27 Rotator Cuff Impingement: Symptoms Pain over top of shoulder or down the outside of the arm Pain reaching overhead Pain reaching behind the back Painful arc Pain worse at night
28 Rotator Cuff Impingement Multiple causes Repetitive overhead motion (painting, throwing) Tight capsule Instability Trauma Scapular dyskinesia Abnormal position of the shoulder blade at rest or with movement
29 How can Physical Therapy help Rotator Cuff Impingement? Strengthening/Stretching Rotator cuff, shoulder blade muscles Target the muscle that will preserve the subacromial space
30 How can Physical Therapy help Rotator Cuff Impingement? Patient Education Avoiding painful activities, i.e. overhead activities, painful arc Posture Do not sleep on painful side Mobilization Improve joint mobility, stretch the capsule
31 How can Physical Therapy help Rotator Cuff Impingement? Research has shown a combination of manual therapy (mobilization) and exercise is the most efficient treatment method
32 Rotator Cuff Impingement It is believed that chronic impingement can lead to partial thickness tears and progress to full thickness tears Acute tear Traumatic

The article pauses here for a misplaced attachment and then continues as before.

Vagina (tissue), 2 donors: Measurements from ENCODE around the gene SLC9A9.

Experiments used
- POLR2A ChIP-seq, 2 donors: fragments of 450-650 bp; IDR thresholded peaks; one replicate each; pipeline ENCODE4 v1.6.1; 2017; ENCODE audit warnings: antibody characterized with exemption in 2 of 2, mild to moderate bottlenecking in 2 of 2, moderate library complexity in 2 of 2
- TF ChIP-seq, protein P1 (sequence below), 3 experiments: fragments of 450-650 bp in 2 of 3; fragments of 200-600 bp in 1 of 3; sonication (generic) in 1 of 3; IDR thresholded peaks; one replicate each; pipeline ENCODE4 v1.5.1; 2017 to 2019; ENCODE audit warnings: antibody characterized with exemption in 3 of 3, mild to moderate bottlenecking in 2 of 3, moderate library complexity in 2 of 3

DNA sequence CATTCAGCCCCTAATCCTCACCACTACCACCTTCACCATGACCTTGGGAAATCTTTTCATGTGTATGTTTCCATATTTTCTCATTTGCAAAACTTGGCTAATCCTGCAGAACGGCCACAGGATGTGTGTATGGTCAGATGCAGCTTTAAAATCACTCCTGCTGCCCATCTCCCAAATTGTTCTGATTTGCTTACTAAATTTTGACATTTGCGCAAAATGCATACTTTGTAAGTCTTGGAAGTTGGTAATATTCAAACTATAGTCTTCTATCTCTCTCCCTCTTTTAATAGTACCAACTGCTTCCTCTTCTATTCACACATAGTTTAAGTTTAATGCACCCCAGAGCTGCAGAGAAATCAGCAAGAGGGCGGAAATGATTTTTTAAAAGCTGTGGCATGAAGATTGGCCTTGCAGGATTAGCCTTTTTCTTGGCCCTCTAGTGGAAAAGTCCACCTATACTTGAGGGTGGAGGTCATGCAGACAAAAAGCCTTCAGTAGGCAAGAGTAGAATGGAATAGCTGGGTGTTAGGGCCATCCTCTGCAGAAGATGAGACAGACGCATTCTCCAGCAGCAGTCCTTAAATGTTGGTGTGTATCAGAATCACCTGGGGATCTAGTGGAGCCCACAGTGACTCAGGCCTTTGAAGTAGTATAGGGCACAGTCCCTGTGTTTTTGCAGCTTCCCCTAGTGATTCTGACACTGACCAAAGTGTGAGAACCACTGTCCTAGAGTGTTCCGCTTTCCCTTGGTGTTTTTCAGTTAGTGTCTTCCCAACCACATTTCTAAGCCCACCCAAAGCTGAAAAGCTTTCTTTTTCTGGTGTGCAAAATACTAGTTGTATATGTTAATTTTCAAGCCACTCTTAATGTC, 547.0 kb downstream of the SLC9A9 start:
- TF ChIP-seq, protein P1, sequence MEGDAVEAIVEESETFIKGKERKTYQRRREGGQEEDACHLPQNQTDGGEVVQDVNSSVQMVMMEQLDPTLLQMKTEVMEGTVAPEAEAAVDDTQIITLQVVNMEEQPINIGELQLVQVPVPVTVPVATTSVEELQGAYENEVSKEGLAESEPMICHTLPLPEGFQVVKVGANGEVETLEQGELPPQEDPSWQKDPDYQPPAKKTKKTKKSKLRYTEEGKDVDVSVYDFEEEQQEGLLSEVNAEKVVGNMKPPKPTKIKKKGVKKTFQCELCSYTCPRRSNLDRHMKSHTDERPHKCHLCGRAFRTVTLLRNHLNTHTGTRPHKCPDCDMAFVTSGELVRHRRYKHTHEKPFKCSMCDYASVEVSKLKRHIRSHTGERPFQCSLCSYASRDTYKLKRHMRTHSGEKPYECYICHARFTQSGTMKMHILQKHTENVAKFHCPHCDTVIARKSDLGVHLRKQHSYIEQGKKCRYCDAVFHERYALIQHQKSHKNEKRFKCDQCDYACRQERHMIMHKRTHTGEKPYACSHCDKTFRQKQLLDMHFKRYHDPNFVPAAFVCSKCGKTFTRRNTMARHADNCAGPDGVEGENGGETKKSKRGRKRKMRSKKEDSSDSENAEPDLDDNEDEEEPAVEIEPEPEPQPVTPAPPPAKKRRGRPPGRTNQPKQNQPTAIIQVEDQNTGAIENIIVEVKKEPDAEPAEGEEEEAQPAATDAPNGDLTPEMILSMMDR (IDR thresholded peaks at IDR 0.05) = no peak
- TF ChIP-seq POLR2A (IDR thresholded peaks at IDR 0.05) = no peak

33 Rotator Cuff Tear: Symptoms Pain when lifting or lowering the affected arm Discomfort when sleeping on the affected shoulder Weakness when lifting or rotating the affected arm Loss of range of motion in the shoulder
34 How can Physical Therapy help a Rotator Cuff Tear? Restore motion Correct shoulder mechanics Correct the motion of the shoulder blade Restore strength to the muscle around the torn tendon Smaller muscles that are often neglected Compensate for damaged tendons
35 How can Physical Therapy help a Rotator Cuff Tear? Studies have shown that 30% of people under 70 years of age and 70% of people over the age 80 have rotator cuff tears These are people with no symptoms
36 How can Physical Therapy help a Rotator Cuff Tear? Full thickness rotator cuff tears treated with physical therapy Studies have shown 66% of patients with symptoms less than 3 months were still asymptomatic at 7 years with PT. 56% of patients who had symptoms for 6 months remained asymptomatic at 7 years with PT.
37 Shoulder Injury Prevention Avoid repeated overhead arm positions that may cause shoulder pain. If your job requires such movements, seek out the advice of a physical therapist to learn arm positions that may be used with less risk.
38 Shoulder Injury Prevention Apply rotator cuff muscle and scapular strengthening exercises into your normal exercise routine. The strength of the rotator cuff is just as important as the strength of any other muscle group.